Category Archives: Analysis

To buy or not to buy…

That is the question.

That may not be Hamlet’s question, but that is certainly the question looming over potential buyers as they try to decide whether or not to purchase a home right now. I’ve said before that comparable rents is a key indicator of market fundamentals and I still think that holds true today. To truly account for all the pieces of the puzzle, prospective buyers should take all the factors into consideration. That means property taxes, HOA fees, maintenance, insurance, mortgage payments and the whole works.

While that may be the best way to go, it requires multiple calculations and as far as I know, most people don’t bring a laptop with them to open houses. Enter the GRM – gross rent multiplier. It’s a simplified version of the calculations that investors have been using for years. It’s not a precise analysis (as it doesn’t take into account paid utilities, taxes, insurance etc), but it wasn’t meant to be more than just a gut check. Using the GRM would give you a quick overview to determine whether the rental cost will cover the cost of ownership. This is a good tool for investors, but also very useful for potential buyers looking to evaluate RE values.

Overall Annual formula
Market Value/Annual Rental Income = GRM

Monthly formula
Market Value/Monthly Rental Income = GRM

There as been much debate as to what magic number is the “right” GRM. I tend to think there is a GRM range instead of a single value since it’s really just an estimate. Many have used the overall annual GRM of approximate 15 (15 x 12months/yr = 180 monthly GRM) for rent savers and approximately 8 to 10 (9 x 12months/yr = 108 monthly GRM) for cashflow investors.

Let’s apply this quick calculation to some Arcadia properties that are both for sale and for rent.

#1) 900 Victoria Dr. 91007
4bed, 2bath, 2034 sqft in Peacock Village
Rent $2900/month (Craigslist)
Asking Price $880,000 (Redfin)
Annual GRM: 25.3
Monthly GRM: 303.5

#2) 130 W. Longden Ave. 91007
4bed, 4bath, 2913 sqft in central Arcadia
Rent $3900 (Craigslist)
Asking price $1,328,000 (Redfin)
Annual GRM: 28.4
Monthly GRM: 340.5

#3) Similar New Construction Townhomes
3bed, 2.5bath, ~1865 sqft off 2nd St.
Rent $2850 (42 Diamond St. Craigslist)
Asking Price $750,000 (50 Genoa St. #B Redfin)
Annual GRM: 21.9
Monthly GRM: 263.1

These are good examples how the gross rent multiplier can be useful. Although not a precise evaluation, these GRM numbers are so far beyond the traditional, acceptable range of 160-200 that there’s no point in even considering a purchase. Surely one can argue that the GRM is just an arbitrary number, but it only takes a few calculations to show that the ownership carrying costs for these properties are more than double that of the rental cost. It makes absolutely no financial sense to buy these homes at these prices when you can rent them for much, much less.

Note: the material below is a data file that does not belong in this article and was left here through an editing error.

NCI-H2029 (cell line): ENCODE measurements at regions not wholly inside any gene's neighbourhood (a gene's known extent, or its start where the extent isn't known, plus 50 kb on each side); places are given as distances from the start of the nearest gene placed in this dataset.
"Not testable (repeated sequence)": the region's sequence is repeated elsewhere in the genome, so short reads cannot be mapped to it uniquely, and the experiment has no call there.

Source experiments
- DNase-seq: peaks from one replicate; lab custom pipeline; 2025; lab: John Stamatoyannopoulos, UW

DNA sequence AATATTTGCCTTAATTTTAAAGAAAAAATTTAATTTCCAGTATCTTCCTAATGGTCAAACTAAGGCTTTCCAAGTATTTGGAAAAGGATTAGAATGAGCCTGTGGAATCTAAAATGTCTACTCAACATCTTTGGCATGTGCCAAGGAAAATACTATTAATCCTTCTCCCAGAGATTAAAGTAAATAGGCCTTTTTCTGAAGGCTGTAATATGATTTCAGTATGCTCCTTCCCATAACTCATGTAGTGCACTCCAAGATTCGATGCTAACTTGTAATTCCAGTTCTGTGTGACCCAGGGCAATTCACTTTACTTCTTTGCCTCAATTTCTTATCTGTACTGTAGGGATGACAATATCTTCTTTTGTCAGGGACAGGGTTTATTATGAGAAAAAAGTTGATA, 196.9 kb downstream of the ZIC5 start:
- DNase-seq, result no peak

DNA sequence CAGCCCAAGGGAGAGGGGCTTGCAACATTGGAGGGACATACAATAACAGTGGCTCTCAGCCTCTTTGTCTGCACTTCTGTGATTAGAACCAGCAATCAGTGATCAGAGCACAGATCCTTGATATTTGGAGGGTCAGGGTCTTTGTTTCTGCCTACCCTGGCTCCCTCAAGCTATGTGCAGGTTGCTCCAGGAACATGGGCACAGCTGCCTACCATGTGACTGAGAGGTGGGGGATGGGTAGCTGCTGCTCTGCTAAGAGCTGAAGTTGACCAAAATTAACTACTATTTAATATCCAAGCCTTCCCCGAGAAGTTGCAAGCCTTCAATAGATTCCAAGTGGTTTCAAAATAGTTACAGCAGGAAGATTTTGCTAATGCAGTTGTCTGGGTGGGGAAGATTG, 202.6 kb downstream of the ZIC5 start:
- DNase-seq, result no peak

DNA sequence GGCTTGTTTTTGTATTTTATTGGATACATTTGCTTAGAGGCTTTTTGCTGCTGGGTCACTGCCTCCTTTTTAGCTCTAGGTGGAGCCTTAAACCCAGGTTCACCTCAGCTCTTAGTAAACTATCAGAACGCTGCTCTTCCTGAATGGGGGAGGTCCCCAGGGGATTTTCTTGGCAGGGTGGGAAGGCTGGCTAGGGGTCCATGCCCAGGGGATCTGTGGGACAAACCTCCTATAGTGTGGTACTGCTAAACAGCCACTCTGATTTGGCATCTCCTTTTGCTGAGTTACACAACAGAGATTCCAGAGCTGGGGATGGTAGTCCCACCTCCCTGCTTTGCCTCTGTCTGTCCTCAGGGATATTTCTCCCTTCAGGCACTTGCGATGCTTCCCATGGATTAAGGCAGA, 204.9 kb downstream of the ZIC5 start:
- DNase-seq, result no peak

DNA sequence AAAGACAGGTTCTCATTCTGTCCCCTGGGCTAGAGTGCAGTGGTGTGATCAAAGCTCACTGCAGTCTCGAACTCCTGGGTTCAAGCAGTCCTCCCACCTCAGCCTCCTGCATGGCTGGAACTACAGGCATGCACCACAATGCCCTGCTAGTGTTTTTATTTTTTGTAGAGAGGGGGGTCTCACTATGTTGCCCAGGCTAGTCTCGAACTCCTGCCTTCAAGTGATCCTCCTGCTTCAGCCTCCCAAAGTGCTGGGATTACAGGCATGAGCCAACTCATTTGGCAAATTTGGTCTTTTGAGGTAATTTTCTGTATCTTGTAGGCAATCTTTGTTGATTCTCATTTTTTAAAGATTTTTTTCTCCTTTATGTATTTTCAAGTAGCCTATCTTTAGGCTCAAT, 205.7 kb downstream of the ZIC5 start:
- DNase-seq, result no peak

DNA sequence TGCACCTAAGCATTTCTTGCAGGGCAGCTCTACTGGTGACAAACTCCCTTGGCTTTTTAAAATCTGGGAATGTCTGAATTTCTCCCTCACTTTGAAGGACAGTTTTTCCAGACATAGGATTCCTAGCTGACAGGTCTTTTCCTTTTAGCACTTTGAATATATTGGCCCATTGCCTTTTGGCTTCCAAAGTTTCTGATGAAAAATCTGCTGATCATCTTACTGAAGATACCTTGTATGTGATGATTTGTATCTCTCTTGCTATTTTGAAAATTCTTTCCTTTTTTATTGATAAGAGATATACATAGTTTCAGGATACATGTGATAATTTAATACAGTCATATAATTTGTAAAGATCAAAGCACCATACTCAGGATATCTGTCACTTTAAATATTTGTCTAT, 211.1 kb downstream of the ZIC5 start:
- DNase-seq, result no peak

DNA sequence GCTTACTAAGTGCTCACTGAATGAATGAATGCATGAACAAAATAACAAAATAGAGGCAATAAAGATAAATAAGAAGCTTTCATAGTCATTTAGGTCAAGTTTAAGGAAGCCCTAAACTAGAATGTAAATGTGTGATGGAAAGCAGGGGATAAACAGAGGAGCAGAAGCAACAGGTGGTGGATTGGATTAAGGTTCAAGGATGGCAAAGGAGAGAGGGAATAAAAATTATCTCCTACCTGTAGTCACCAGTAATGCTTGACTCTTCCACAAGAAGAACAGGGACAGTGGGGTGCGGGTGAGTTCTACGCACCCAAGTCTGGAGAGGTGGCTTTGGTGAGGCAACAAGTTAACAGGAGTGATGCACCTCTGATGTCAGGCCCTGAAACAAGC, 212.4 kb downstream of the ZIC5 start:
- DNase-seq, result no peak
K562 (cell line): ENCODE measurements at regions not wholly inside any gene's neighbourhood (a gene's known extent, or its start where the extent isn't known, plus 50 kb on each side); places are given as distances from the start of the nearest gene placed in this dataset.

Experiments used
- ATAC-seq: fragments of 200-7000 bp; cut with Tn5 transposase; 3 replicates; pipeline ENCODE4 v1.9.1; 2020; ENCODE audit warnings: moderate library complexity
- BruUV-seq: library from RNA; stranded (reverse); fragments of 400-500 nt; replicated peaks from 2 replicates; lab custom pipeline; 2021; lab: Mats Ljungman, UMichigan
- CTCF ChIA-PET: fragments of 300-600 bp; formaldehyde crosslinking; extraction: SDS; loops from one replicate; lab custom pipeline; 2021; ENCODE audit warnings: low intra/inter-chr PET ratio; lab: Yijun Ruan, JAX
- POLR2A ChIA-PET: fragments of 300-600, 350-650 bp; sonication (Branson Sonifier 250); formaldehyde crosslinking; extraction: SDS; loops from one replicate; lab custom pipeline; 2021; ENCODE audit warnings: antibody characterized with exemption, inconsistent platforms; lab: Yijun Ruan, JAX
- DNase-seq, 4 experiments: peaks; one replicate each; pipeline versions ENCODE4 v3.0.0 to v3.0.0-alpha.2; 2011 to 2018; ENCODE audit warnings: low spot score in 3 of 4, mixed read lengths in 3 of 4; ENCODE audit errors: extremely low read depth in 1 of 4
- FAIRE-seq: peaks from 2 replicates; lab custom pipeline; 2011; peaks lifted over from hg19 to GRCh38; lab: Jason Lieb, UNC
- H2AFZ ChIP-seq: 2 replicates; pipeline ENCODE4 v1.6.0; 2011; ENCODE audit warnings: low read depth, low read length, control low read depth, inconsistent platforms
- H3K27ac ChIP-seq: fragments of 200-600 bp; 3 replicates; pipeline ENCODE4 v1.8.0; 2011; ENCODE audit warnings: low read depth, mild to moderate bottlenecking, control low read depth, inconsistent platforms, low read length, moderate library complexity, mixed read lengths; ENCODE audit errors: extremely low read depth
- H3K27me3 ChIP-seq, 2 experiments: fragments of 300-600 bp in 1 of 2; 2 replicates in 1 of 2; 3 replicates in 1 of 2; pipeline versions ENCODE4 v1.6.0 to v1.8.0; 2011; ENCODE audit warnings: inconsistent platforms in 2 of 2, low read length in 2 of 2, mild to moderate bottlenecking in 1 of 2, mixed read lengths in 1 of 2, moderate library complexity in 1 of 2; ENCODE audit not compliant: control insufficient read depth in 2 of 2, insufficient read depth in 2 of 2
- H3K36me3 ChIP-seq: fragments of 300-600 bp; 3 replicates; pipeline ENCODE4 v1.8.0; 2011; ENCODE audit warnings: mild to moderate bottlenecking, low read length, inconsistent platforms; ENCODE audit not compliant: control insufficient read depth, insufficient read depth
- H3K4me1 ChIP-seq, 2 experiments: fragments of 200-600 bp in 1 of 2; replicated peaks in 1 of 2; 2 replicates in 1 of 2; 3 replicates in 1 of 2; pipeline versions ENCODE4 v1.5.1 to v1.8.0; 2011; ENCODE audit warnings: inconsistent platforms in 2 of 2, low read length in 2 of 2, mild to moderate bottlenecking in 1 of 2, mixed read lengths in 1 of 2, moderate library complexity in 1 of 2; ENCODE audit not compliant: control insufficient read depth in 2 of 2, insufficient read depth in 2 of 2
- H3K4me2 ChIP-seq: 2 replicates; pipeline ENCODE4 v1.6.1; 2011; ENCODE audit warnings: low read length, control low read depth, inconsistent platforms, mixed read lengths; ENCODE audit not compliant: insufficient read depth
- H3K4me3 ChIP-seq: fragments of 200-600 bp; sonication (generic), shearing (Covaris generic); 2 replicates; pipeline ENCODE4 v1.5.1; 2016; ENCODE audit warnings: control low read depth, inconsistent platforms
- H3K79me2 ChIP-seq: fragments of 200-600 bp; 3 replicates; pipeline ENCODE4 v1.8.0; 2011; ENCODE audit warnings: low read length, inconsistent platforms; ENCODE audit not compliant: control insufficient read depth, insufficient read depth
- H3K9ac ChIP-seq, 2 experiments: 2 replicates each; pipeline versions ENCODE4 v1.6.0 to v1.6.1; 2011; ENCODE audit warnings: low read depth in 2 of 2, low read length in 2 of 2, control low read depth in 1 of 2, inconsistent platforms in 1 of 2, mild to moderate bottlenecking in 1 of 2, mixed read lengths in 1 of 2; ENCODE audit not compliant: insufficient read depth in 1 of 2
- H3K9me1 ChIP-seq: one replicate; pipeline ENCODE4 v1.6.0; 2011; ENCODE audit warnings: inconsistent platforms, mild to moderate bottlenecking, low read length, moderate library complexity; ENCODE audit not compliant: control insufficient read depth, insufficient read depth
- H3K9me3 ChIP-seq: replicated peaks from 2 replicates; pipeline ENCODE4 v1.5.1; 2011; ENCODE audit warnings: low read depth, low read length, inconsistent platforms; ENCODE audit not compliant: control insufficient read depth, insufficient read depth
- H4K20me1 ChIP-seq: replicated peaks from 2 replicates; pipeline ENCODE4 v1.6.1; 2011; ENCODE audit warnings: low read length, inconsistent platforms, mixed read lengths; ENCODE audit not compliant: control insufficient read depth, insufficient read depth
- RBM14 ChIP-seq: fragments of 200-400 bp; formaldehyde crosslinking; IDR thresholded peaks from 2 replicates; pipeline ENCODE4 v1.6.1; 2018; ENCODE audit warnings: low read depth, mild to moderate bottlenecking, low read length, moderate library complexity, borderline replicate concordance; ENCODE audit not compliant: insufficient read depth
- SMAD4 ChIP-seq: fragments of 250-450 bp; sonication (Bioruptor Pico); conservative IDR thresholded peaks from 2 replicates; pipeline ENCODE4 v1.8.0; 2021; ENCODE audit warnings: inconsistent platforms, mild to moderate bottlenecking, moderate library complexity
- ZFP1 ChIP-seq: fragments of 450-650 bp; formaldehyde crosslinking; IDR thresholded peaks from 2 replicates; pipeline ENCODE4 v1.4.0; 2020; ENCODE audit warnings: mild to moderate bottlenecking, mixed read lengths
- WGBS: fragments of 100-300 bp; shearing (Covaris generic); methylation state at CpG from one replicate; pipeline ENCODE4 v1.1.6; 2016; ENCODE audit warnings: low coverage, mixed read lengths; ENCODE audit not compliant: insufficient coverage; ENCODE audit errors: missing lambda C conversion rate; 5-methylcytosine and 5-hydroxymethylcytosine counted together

There’s a long way to go before rent savers and investors jump back into the market to create a bottom. The NAR will probably call the bottom five or six times before the actual bottom even begins to form. Sit back, grab a drink and enjoy the show.

Santa Anita Races

Despite all my years in Arcadia, I’ve never been to a race at the Santa Anita Race Track. I hear it’s fun and quite exciting to cheer on your horse all the way to the finish line. The thrill of a race and potential to strike it rich on a lucky bet is more than enough to get your heart pumping. For those trying to sell their home right now, that’s probably the same feeling they’re experiencing except there’s no more potential to make any money for years. With every lowball sales transaction that goes through, the comps in that neighborhood are pulled lower from the previous week and it’s making the sellers very, very nervous.

I made the usual Sunday rounds and saw this race in a cluster of condos within a mile of each other. Traditionally, condos feel the pinch of the market before single family homes and it’s the same this time around. Some of these homes are next to each other on the same street and some are even part of the same development complex.


35 Lucille St. #A – $644k, 3bed/2.5ba, 1551 sqft, $415/sqft, 82 days
33 Alice St. #B – $718k, 3bed/2.5ba, 2084 sqft, $345/sqft, 180 days
40 Alice St. – $488k, 3bed/2.5ba, 1241 sqft, $394/sqft, 32 days
45 Alice St. #J – $478,888, 2bed/2.5ba, 1483 sqft, $323/sqft, 172 days
50 Genoa St. #A – $758k, 3bed/2.5ba, 1865 sqft, $406/sqft, 87 days
42 Genoa St. #B – $758k, 3bed, 2.5ba, 1886 sqft, $402/sqft, 67 days
41 Genoa St. #C – $686k, 3bed/2.25ba, 2144 sqft, $320/sqft, 16 days
28 Fano St. #A – $689k, 3bed/3.5ba, 2350 sqft, $293/sqft, 74 days
153 Fano St. #A – $469k, 3bed/2.5ba, 1240 sqft, $378/sqft, 131 days
598 2nd Ave. #A – $849,950, 3bed/3.5ba, 2297sqft, $370/sqft, 33 days
600 2nd Ave. #A – $799,950, 3bed/2.5ba, 2185sqft, $366/sqft, 33 days
139 El Dorado #A – $858k, 3bed/3.75ba, 2126sqft, $404/sqft, 35 days
141 El Dorado #A – $838k, 3bed/3.5ba, 2034sqft, $412/sqft, 35 days

I’ve listed 13 properties above – which one will buckle and succumb to market forces first? The new construction, vacant homes are most susceptible because their carrying costs are killing them. Their investors’ money is going down the drain with each passing day and they do not have the luxury of holding out. Owner occupied units have more of an emotional factor compared to vacant ones and traditionally hold out longer before reducing prices.